My first time back won't be a solo mission.

In one, an older man floats on his back, occasionally kicking his feet at a snail's pace.

Not that lane.

In another, another older man again on his back, slowly kicks and does the elementary backstroke*.
*not an Olympic event

That lane is out too.

A middle aged man stands facing a woman in a speedo.
"You will get this" she says, "before long you will swim!".

Not this one.

One lane left.

She adjusts her goggles, and pushes off into a nice streamline. Her freestyle looks strong.

This is it, my only option.

"Do you mind if I share the line?" I ask.
"Of course, not"  she says, "we'll split the lane".

Before I can nod okay, she's off again. Her stroke is relaxed, her swim comfortable.

Everything I think I won't be in that moment.
It has been over four years since I've swam a lap.
In that time I've popped out two kids, had two c-sections, and steered clear of most exercise and bathing suits.

What the f--k am I doing?

For some reason, I kept the goggles and cap.


Because if you are swimmer, even if you haven't been in the pool for years, there is nothing like a good swim.

The monotony of back and forth, the cadence of stroke, breath, and kick, the chlorine, are like an old, dear friend. Welcoming with open arms.

I'm going to swim.
Into the water I jump, and immediately I'm back to thinking
What the f--k?

My feet find the pool wall and push into a streamline. Without thinking, my body takes over.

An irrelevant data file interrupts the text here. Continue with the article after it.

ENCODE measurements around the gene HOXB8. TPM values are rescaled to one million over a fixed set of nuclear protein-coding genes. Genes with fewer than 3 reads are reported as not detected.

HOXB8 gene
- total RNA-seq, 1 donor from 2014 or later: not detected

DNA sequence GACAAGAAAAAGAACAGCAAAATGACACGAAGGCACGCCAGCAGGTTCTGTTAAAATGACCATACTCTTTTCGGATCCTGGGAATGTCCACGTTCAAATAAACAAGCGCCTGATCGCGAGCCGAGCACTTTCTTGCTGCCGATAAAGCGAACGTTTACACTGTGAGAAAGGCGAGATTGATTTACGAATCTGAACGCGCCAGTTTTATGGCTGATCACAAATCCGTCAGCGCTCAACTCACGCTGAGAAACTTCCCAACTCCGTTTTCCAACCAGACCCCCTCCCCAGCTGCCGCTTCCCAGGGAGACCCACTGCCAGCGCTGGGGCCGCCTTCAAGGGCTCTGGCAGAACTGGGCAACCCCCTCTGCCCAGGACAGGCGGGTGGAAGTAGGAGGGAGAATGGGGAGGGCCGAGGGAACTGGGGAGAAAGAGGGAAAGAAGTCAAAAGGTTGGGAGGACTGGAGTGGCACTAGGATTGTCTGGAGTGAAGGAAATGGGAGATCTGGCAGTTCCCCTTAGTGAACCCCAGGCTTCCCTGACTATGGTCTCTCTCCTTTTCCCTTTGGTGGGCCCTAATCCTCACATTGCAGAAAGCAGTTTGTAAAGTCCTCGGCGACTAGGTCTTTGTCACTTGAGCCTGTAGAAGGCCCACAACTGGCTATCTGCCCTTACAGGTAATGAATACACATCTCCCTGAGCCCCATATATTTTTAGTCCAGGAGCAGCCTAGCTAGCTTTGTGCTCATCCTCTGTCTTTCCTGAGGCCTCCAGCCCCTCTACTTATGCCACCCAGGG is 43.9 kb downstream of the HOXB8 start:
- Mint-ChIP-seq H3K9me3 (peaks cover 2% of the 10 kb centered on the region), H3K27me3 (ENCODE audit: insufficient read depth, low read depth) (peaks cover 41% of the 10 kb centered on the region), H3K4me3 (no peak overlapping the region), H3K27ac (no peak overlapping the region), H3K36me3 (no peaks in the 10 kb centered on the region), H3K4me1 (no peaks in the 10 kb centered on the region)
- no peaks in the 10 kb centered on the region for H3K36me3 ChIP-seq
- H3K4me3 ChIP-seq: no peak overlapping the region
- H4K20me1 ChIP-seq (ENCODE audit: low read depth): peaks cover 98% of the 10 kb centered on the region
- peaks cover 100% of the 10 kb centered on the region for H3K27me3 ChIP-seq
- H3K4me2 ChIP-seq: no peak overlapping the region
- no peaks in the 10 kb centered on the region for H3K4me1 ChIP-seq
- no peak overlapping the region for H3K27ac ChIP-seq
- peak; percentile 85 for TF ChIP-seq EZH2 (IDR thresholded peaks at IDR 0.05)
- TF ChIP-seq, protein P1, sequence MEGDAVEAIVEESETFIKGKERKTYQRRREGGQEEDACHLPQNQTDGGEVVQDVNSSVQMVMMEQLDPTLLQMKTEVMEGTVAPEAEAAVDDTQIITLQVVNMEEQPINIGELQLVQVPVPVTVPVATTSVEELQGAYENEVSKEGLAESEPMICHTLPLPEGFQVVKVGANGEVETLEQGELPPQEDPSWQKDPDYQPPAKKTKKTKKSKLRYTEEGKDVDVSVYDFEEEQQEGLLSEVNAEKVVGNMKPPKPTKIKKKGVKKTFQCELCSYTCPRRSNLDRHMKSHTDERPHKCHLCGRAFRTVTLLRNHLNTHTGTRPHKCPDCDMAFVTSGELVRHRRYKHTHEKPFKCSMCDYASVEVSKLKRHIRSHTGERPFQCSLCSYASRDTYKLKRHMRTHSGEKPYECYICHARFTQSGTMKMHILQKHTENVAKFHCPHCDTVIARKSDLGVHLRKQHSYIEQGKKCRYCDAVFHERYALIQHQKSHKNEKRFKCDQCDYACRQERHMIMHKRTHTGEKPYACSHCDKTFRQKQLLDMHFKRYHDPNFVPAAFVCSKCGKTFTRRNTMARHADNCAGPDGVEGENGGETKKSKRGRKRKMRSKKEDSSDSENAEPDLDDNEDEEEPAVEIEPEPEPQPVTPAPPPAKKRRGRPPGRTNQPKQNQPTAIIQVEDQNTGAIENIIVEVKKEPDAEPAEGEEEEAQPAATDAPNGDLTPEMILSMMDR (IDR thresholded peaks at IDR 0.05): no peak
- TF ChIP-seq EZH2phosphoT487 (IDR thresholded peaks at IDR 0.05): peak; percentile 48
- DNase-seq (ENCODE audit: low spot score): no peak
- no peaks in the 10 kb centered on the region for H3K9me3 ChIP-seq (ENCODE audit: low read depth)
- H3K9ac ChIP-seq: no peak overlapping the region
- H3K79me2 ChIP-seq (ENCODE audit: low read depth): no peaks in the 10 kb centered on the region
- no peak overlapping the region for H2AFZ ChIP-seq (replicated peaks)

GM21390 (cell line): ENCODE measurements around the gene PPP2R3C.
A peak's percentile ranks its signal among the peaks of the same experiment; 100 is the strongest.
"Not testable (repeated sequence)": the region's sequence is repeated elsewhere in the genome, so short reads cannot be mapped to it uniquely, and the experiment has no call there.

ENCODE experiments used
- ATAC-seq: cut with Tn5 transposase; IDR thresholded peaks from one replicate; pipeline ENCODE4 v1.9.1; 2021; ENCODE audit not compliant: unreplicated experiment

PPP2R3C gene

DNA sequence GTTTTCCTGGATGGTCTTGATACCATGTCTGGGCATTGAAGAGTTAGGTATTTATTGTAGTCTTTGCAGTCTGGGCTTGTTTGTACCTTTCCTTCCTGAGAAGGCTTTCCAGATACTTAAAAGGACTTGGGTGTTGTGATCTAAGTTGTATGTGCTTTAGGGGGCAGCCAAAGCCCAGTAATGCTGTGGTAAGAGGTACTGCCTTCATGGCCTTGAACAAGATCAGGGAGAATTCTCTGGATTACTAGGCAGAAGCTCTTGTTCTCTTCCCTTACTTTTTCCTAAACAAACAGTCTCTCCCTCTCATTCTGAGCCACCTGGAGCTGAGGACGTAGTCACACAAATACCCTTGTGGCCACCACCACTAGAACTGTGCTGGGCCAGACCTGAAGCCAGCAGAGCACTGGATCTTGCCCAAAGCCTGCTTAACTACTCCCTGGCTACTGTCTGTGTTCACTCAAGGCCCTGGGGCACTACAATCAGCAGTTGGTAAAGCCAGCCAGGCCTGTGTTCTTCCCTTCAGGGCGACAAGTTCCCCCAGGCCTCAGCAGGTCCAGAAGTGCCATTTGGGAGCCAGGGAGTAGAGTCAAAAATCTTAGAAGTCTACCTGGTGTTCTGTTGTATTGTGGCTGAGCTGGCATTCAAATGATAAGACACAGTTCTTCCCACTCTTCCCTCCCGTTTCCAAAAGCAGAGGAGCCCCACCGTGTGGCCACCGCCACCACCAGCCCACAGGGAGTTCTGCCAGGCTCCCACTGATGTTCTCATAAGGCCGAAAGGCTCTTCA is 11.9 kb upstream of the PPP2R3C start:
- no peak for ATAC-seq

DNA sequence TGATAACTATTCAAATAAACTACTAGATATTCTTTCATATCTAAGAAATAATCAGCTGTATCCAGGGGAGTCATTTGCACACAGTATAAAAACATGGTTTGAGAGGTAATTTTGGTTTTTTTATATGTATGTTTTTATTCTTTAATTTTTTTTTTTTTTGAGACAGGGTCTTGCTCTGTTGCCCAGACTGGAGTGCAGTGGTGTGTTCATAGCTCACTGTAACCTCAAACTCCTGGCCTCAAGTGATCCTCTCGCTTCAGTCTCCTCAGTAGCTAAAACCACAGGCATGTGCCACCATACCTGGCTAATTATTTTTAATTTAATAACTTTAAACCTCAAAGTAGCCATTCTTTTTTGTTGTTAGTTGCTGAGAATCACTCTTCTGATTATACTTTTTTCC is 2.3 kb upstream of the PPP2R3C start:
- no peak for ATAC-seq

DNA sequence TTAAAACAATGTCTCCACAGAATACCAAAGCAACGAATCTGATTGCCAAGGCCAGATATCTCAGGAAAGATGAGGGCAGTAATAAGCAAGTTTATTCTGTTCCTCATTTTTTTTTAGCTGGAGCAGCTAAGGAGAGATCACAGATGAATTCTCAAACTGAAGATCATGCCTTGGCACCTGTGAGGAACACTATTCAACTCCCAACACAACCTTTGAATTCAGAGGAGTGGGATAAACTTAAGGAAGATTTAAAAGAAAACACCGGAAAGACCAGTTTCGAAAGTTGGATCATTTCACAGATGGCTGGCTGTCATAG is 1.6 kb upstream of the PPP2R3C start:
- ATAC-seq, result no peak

It's not easy, as I feel like I'm pushing through molasses, but I do it.

I swim 1700 yards, which is a little over a mile*.
* 1650 yds. = the mile, one of my old races.

This swim was hard, and my body aches. I used to think I was fat, and I realize how damn fit I truly was!
No longer am I a college athlete with time to dedicate to the weight room and daily workouts. Instead, I'm a shadow of the athlete I used to be. Hopefully over time, a resemblance to that girl in the photo will emerge again.

One who knew she wasn't fat but strong.

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Linking up with The Lightning & The Lightning Bug
This week's theme: Kicking Ass (I think the water kicked my ass this week!)


  1. What an inspiring post. I wish more people would realize, at a much younger age, that strong does not equal fat, and skinny does not equal strong or fit. Good for you for getting back in. I love that your body takes over, I guess when you do something competitively for that long, the body never really forgets.